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& designation which was at claim; and, finally, they were rejected once grammatically correct, and also themselves, and their city and their land instructively descriptive. were given over to the spoiler. Not in Christ, their Lord, was so called as Jerusalem were “the disciples first called being “the Anointed One;" and ChristChristians.” Nor was Rome, the world's ians, if they are worthy of the name, metropolis, to have the honour of re- have" an unction from the Holy One," cognising and calling by their proper "an anointing which teacheth all name the followers of the Prince of things (1 John ii. 20, 27). Thus peace. Had she thus shown an early the name designates the character; and recognition of her rightful Lord, great he who knows nothing of this anointing would have been the stress laid upon bears, in fact, a name which does not that fact when she began, three centuries truly belong to him. after, to advance her claim to be the The time when, as well as the place metropolis of the Church. But Rome where, this name began to be given “ knew Him not; " " the light shined and assumed deserves careful notice. in darkness, and the darkness compre- Christ had ascended ; the Holy hended it not.” Rome slew St. Paul, Ghost had been given; thousands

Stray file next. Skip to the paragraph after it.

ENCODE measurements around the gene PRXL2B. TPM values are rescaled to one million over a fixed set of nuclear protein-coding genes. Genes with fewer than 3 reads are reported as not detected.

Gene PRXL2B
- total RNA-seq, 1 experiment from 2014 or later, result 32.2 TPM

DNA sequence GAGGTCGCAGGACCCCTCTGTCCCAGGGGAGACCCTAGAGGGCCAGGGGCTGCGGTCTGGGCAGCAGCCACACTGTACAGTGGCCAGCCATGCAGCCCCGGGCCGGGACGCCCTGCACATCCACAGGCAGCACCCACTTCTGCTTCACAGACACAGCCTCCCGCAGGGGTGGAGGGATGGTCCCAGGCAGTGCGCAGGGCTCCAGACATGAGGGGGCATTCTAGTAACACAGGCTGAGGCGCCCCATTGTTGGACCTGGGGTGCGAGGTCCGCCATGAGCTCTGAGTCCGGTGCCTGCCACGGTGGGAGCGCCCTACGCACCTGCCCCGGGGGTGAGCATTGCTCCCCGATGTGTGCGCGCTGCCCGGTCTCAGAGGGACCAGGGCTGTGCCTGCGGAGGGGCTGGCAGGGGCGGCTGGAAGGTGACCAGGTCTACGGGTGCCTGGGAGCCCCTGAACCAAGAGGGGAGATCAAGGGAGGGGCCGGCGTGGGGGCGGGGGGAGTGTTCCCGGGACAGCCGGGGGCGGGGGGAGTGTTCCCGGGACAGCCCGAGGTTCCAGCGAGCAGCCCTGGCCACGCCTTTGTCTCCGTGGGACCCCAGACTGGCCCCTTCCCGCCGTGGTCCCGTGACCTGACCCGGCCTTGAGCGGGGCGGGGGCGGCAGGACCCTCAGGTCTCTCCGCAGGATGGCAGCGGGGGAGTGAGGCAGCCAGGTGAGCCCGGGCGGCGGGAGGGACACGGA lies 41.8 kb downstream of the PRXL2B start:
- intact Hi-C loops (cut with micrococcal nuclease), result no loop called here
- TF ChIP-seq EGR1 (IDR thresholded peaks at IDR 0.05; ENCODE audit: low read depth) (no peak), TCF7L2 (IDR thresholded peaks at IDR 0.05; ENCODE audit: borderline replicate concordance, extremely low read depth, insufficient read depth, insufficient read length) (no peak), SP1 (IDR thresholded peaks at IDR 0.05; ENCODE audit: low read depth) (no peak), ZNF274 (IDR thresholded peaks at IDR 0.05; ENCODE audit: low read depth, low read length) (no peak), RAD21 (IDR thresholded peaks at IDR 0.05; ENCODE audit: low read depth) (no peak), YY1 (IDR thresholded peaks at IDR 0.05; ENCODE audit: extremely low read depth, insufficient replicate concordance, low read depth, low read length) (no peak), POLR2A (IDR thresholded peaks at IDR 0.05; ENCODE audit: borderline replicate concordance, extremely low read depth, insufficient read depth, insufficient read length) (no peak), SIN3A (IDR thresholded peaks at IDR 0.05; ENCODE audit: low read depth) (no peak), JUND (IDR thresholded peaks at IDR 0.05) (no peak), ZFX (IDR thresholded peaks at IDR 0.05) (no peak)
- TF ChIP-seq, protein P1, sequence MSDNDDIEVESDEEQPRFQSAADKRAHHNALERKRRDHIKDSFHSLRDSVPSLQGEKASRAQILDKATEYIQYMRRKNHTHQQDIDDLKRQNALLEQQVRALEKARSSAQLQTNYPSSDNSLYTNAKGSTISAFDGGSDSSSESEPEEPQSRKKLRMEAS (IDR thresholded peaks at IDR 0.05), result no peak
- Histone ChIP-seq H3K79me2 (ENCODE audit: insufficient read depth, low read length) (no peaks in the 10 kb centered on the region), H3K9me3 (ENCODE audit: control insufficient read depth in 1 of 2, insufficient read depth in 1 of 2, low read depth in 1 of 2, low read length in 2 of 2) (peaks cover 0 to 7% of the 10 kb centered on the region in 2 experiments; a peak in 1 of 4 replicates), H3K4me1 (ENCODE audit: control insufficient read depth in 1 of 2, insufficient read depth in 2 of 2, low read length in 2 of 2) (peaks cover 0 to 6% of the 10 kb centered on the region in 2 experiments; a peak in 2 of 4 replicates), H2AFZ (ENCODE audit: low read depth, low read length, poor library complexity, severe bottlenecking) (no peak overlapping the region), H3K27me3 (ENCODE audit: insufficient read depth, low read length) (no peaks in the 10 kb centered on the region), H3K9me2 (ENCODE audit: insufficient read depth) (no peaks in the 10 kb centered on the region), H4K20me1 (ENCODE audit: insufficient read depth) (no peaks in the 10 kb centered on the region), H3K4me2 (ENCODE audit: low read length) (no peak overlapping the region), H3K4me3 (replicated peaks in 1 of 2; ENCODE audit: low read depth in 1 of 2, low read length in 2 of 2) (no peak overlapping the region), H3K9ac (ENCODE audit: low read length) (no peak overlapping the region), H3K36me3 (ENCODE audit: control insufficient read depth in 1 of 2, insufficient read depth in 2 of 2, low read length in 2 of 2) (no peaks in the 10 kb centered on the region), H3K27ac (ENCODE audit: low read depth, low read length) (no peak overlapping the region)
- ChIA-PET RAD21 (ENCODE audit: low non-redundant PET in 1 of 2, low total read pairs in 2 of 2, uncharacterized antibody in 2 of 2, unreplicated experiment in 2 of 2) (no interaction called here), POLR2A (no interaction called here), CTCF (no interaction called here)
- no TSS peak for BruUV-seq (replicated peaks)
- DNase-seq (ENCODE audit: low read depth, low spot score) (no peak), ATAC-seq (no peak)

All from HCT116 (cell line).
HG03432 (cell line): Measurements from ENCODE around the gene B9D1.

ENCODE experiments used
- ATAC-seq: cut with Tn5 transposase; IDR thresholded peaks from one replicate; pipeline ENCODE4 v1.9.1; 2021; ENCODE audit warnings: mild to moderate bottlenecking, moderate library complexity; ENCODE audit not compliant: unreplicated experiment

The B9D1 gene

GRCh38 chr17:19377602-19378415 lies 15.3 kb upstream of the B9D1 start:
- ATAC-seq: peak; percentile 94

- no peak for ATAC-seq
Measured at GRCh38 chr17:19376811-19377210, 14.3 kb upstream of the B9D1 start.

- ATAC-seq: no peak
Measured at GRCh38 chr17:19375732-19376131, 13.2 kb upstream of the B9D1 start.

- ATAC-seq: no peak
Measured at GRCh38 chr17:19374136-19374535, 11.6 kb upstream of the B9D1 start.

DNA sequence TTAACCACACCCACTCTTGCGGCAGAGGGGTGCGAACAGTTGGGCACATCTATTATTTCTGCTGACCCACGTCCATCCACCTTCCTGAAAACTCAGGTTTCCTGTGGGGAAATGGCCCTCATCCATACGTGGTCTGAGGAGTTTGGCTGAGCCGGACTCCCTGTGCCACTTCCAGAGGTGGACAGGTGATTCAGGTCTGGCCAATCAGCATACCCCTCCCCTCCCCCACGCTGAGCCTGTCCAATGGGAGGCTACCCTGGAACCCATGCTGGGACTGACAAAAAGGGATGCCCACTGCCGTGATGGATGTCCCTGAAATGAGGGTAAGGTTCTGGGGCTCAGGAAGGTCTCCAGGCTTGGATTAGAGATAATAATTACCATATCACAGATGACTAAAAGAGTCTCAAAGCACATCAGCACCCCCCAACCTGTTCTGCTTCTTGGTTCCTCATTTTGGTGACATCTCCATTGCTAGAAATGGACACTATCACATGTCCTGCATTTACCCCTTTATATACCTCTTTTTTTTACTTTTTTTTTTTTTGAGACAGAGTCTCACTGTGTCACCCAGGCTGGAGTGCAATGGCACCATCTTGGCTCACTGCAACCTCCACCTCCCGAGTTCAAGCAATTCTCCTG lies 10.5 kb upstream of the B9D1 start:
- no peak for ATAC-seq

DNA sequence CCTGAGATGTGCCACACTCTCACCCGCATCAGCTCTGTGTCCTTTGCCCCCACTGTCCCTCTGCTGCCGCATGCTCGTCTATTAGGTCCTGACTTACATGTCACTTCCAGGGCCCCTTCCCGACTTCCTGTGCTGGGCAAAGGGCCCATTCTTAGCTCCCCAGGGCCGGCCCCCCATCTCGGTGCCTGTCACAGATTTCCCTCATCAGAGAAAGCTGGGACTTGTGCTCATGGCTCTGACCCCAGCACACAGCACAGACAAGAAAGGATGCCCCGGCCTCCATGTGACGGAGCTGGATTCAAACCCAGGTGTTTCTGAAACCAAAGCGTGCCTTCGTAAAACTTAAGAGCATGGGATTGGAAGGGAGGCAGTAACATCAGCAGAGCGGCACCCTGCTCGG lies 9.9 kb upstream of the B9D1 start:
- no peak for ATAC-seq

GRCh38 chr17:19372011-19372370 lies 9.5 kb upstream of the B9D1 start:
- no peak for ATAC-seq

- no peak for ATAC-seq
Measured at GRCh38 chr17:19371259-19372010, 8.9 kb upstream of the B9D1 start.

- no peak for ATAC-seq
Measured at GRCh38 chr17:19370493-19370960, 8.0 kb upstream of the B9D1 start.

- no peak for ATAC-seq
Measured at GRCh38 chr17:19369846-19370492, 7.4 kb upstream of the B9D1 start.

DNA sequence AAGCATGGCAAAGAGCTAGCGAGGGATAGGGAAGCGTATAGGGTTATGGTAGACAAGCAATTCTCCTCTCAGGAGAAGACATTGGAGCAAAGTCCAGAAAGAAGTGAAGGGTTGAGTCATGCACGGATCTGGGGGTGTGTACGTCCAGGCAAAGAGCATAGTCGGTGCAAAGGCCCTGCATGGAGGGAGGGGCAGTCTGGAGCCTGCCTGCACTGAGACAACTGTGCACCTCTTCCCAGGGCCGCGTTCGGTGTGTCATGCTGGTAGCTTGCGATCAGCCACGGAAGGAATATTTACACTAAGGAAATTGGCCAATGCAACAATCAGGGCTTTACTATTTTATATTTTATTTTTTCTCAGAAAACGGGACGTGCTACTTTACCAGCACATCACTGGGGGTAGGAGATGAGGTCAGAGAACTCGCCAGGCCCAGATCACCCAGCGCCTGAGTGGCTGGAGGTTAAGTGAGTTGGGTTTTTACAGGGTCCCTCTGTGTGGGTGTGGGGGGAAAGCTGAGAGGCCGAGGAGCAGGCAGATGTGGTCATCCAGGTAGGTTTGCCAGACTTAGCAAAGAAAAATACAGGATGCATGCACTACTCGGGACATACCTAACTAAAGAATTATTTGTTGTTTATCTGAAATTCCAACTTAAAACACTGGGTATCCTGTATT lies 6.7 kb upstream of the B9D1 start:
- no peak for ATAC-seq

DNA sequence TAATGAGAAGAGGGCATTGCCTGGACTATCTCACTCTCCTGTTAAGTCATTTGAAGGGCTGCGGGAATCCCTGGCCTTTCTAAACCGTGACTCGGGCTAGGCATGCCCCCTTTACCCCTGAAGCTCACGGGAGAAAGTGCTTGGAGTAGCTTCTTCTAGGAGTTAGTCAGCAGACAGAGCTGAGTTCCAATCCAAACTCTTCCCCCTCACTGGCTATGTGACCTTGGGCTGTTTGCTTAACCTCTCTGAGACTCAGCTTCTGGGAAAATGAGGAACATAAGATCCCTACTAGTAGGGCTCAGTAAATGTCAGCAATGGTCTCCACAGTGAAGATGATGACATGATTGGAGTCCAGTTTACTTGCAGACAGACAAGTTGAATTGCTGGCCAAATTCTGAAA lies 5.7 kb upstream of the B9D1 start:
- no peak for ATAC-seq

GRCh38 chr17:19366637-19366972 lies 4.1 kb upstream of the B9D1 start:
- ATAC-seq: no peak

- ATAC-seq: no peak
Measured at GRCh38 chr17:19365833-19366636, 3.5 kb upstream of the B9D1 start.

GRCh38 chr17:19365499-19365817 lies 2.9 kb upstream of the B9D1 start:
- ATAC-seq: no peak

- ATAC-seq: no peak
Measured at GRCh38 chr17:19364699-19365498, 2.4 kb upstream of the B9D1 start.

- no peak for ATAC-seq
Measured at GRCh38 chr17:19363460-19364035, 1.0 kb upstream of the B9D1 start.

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of Jews had joined the infant Church; but still the name of “ Christian” had not been heard. Paul was arrested on his journey, and made a monument of Divine grace and a pillar of the Church; but still that Church had no name. Many more seasons were to pass over, until, twelve years after the ascension, and eight years after the conversion of St. Paul, the signal is given, by the admission of Cornelius, and the Church collectively exclaimed, “ Then hath God unto the gentiles granted repentance unto life.” Immediately we read that the preaching of the cross began at Antioch, “and a great number believed and turned unto the Lord." And then follows the announcement, “ And the disciples were called Christians first in Antioch." The inference is evident. It was not to the little Jewish Church that this name was given. The door must first be opened to the gentiles; all men must know Isaiah's prophecy was about to be accomplished. “ I will give Thee for a light to the gentiles, that Thou mayest be My salvation unto the end of the earth.” And then, and not till then, the Church received its name, and stood forth as “Christian,” or “the anointed.”